I'll update with pics when I get all the parts in. The thing that costs the most about this is actually shipping. Buying PVC parts online not in bulk does cost quite a bit.
 

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I'm not against the idea. Just not found enough value for me to pursue it. Carry on and report back how it's going?
I certainly have chased worse projects. I spent about a month on reworking an orb shaped tank into what I wanted only to find an orb only gives a very limited water/air interface and ditched the project!
 

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Discussion Starter #11
I'm not against the idea. Just not found enough value for me to pursue it. Carry on and report back how it's going?
I certainly have chased worse projects. I spent about a month on reworking an orb shaped tank into what I wanted only to find an orb only gives a very limited water/air interface and ditched the project!
Ah yes, the water/air interface xD. I have a Biorb Flow 30L from a long time ago when I didn't know much about tanks. I ended up taking out the horrible filter system and installed a small internal filter that blows a lot more air into the tank than the stupid bubble filter could. Also allows me to keep smaller substrate and some low light plants.
 

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I did the whole project with the thought that I would use a canister filter and did not want things running up and over the sides. And the whole idea was to avoid seeing equipment in the tank as I knew space for limited. So I worked out, heating filtration, etc. but did not consider the air.
All the pictures are gone but this is my build on it. It might give some ideas as a starter for a future orb to learn from my mistakes?
http://www.plantedtank.net/forums/20-diy/927097-no-equipment-seen-challenge.html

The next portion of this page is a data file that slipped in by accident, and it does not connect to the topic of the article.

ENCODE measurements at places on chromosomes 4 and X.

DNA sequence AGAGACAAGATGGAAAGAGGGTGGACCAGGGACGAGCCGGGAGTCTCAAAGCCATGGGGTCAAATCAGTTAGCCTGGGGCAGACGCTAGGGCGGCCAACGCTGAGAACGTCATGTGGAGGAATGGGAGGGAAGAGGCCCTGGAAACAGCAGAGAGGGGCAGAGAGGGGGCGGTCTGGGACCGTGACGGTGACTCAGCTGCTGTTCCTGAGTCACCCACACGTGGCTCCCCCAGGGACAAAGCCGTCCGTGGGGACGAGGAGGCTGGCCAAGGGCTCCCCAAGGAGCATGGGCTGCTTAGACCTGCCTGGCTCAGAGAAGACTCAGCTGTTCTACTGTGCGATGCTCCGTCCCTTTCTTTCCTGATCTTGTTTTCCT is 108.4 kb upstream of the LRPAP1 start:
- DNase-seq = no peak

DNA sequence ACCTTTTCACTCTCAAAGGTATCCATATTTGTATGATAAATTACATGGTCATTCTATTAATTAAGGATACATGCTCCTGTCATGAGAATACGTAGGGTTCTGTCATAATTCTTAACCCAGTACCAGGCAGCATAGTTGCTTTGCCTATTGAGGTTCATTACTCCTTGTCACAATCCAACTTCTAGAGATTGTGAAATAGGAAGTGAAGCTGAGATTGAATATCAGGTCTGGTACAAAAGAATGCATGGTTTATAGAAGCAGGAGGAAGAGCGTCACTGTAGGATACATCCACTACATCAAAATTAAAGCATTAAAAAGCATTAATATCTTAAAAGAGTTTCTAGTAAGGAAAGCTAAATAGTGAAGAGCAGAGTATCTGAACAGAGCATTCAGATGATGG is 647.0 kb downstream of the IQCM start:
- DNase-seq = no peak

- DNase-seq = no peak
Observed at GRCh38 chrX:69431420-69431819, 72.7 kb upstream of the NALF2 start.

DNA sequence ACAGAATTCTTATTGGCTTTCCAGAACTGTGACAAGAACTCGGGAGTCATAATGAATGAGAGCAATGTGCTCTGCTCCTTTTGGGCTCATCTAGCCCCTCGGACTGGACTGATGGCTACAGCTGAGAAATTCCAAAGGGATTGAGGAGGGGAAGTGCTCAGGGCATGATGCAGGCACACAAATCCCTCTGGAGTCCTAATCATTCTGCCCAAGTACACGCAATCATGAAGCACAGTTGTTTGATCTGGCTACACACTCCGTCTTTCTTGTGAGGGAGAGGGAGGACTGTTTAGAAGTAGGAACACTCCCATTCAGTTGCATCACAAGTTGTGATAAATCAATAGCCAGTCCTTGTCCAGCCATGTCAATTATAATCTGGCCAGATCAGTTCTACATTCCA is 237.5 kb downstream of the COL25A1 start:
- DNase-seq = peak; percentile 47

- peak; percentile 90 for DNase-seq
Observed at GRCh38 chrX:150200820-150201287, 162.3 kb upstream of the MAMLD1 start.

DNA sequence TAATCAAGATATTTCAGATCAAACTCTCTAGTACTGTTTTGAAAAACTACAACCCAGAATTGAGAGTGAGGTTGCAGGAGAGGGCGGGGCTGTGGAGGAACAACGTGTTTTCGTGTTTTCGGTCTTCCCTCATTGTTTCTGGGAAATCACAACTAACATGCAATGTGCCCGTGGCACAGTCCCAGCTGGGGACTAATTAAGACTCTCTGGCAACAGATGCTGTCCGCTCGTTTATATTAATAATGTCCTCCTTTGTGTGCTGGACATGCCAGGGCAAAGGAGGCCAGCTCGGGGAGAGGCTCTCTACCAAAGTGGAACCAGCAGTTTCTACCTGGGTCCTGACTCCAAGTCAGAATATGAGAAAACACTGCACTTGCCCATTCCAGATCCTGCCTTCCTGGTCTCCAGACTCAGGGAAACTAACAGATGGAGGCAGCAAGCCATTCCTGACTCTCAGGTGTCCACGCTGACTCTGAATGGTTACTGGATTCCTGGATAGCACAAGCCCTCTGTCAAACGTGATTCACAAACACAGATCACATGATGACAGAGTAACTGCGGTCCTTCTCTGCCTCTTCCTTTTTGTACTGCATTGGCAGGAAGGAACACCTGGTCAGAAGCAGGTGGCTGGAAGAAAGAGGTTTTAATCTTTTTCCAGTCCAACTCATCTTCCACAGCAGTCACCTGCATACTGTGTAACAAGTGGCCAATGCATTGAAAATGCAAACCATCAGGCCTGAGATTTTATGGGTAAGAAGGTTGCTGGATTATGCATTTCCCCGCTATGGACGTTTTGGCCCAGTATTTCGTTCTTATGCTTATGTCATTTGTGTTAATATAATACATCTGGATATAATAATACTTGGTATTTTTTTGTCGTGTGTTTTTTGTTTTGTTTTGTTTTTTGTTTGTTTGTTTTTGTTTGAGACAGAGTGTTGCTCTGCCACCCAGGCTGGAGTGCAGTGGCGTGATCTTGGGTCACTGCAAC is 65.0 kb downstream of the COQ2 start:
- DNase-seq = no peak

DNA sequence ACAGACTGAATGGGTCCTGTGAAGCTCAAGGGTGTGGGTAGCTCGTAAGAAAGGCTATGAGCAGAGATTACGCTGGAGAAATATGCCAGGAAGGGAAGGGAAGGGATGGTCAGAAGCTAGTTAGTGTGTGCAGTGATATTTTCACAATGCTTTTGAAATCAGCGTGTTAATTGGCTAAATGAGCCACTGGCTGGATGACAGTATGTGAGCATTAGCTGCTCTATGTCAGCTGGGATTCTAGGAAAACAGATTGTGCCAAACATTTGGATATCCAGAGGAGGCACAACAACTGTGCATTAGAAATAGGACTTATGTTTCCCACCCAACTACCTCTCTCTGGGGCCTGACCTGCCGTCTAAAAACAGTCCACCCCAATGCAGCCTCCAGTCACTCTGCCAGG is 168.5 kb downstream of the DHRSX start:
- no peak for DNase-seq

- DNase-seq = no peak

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Discussion Starter #13
Just for some closure on this thread, the 4" union seal was perfect and probably a better seal than the original cap that I was looking for. Here is the finished filter.



It is water tight (needed silicone at the bulkhead down near the bottom of course). It works great with an inline water pump. I went with the EcoPlus 396 gph pump. Spray paint is next, probably flat black or silver or something..we'll see.

Overall very pleased with this. If I had bought all the PVC parts together from the same retailer at the same time this would have saved me tons of $$, but I'm impulsive. It was still cheaper than buying a mainstream canister, but time counts for something.

Follow along with the whole build and the rest of the tank build here.
 

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Discussion Starter #15
always cheaper to buy when it comes to canister.
Not true in my case, but I wasn't building this to save money anyway. If you include the time it takes to make it then yes it would have been cheaper to buy but I truly enjoy building things that work, and in this case it holds the heater so I don't need it in the tank or a sump.